You cannot begin to understand E. D. Hirsch ("Cultural Literacy: What Every American Needs to Know") unless you first understand that there are two kinds of illiteracy.
Some illiterates, including many who have been to school, simply cannot read. That is, they cannot translate symbols on paper into words. They cannot decipher bus route signs, simple instructions, application forms, or letters from friends.
Others -- "functional illiterates," as they are called -- do reasonably well at calling words, but understand too little of what they have read. They may be able to recognize every word in, say, a newspaper article and still have little notion of what the article conveys.
They fail, in Hirsch's phrase, of "cultural literacy." That is, they know so little of what ordinary readers are presumed to know that they are unable to glean much meaning from what they read. Take this lead from a recent Associated Press story:
"The stock market retreated for the second straight session today in selling ascribed to concern over a weak dollar and rising interest rates."
The words, with the possible exception of "ascribed," are well within the grasp of an ordinary fourth-grade student. But what fourth grader would understand what the reporter was talking about? He might know vaguely what a stock market is, but what is a market "session"? What does it mean to say that the market "retreated"? What was being sold. What is a "weak dollar"?
Those who would attack "illiteracy" -- perhaps calling for greater use of phonics -- often have in mind the first variety, although the second may be far more common. Virginia Gov. Gerald L. Baliles, for instance, recently announced a major effort to help the "450,000 adult Virginians who cannot read, write or compute beyond the eighth-grade level."
But surely a reasonably bright eighth-grader is sufficiently adept at word-calling to handle the vocabulary of most newspaper articles or employment forms. The problem, Hirsch would insist, is that he lacks the background information necessary to give meaning to the words and phrases.
In short: "Literacy is more than a skill. . . . We know instinctively that to understand what somebody is saying, we must understand more than the surface meanings of words; we have to understand the context as well. To grasp the words on a page, we have to know a lot of information that isn't set down on the page."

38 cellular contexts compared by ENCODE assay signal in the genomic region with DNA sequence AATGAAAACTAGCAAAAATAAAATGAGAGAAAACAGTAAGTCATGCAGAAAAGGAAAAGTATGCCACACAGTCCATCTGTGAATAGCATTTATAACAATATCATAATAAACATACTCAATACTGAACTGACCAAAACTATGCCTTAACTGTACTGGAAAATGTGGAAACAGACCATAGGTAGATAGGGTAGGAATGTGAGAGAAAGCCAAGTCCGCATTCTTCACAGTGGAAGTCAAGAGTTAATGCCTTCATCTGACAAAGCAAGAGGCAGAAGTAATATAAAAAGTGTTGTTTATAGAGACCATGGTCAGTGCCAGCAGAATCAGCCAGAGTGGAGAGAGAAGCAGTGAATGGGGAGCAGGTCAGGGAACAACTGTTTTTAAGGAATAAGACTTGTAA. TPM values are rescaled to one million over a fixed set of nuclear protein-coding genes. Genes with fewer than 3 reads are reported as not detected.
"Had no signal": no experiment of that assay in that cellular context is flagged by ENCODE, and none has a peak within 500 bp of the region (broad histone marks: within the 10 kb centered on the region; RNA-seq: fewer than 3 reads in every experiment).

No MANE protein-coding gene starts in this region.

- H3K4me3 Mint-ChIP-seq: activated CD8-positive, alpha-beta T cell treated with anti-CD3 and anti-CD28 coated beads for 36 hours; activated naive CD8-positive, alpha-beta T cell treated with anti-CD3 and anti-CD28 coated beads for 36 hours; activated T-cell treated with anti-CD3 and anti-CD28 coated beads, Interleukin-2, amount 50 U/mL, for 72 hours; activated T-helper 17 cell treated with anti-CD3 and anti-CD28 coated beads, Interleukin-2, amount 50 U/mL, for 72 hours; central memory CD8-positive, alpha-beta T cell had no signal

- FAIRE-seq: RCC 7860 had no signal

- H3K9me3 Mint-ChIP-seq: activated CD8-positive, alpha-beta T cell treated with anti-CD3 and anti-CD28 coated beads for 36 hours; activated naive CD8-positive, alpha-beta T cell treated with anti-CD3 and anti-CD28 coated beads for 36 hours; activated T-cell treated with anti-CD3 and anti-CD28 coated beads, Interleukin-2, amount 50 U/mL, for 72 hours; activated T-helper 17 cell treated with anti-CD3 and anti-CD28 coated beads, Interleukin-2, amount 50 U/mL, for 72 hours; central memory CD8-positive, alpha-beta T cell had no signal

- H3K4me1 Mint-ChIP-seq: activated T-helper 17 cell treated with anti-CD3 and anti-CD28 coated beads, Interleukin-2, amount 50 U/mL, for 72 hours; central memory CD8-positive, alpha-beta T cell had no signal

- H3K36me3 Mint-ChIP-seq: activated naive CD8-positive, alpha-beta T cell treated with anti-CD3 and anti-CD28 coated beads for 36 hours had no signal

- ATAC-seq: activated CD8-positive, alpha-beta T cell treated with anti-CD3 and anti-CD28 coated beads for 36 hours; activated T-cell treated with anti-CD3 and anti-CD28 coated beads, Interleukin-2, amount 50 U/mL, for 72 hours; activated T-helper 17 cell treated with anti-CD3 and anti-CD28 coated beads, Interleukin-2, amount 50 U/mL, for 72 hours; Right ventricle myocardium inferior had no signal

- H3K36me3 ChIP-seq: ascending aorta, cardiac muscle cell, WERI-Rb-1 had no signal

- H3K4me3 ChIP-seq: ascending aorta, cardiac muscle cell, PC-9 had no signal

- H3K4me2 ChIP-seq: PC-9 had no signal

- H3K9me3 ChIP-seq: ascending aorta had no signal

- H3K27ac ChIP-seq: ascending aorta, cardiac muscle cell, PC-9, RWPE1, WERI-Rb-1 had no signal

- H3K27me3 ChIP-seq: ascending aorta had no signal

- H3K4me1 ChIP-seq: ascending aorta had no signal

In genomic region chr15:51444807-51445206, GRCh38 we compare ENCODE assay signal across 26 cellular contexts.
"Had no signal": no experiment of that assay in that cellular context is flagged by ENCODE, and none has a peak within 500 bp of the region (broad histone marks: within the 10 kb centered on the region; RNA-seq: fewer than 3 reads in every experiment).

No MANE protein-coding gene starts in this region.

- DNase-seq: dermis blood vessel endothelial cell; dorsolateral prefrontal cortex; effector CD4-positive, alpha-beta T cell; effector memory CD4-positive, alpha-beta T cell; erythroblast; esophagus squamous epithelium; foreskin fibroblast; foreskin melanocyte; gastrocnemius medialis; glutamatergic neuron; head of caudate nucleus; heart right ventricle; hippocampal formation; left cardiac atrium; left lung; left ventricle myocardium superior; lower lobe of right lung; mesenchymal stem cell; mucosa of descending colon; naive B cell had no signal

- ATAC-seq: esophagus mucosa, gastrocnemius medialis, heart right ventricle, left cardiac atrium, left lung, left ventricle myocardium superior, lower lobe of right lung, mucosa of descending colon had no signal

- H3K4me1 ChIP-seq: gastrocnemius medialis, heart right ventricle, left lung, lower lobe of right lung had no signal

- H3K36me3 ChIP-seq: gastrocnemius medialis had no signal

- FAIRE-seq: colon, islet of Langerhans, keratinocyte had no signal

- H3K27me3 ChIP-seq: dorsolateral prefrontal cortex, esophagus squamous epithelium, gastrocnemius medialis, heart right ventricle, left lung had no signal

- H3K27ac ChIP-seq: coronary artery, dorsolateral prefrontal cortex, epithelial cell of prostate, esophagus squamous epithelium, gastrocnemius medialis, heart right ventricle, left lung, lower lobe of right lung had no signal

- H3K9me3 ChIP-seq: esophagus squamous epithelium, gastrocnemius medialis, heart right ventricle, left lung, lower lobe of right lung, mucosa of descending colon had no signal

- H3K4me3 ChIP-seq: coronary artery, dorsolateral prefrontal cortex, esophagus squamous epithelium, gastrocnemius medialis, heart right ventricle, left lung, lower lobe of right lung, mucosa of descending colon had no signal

That insight, in my view, explains why inner-city youngsters, who often read at or near national norms in the first three grades, tend to fall farther and farther behind their national peers as they progress through the elementary grades. It isn't that their word-attack skills decline, or that their teachers fail to teach them "comprehension skills." The problem is that they lack too much of the knowledge the authors assume they possess.
That brings us to the most controversial part of Hirsch's book. Acting on his notion that the difference between cultural literacy and cultural illiteracy is "a limited body of knowledge" that can be catalogued, the University of Virginia professor ends his book with a long list of words, names and phrases: from Abraham and Isaac, agribusiness and albatross around one's neck, Appomattox, through devaluation, detente and Don Quixote to Yellow Peril, xenophobia, zero-sum game and Zionism.
There will be -- already have been -- great arguments over what the list includes or omits. But his point is sound: There are things that literate Americans know, or, at any rate, know about. A tiny fraction of educated Americans have read "Mein Kampf"; but most of them at least have a pretty good idea of what it is.
Is the list -- and authors' assumptions regarding what literate Americans ought to know -- too "white"? Orlando Patterson, the black Harvard historian-sociologist, takes the question straight-on.
"The people who run society at the macro-level must be literate in this culture. For this reason, it is dangerous to overemphasize the problems of basic literacy or the relevancy of literacy to specific tasks, and more constructive to emphasize that blacks will be condemned in perpetuity to oversimplified, low-level tasks and will never gain their rightful place in controlling the levers of power unless they also acquire literacy in this wider cultural sense."
A friend of mine puts it more simply. "If you don't know anything, it's hard to learn anything else." " . . . they lack the background information necessary to give meaning to the words and phrases."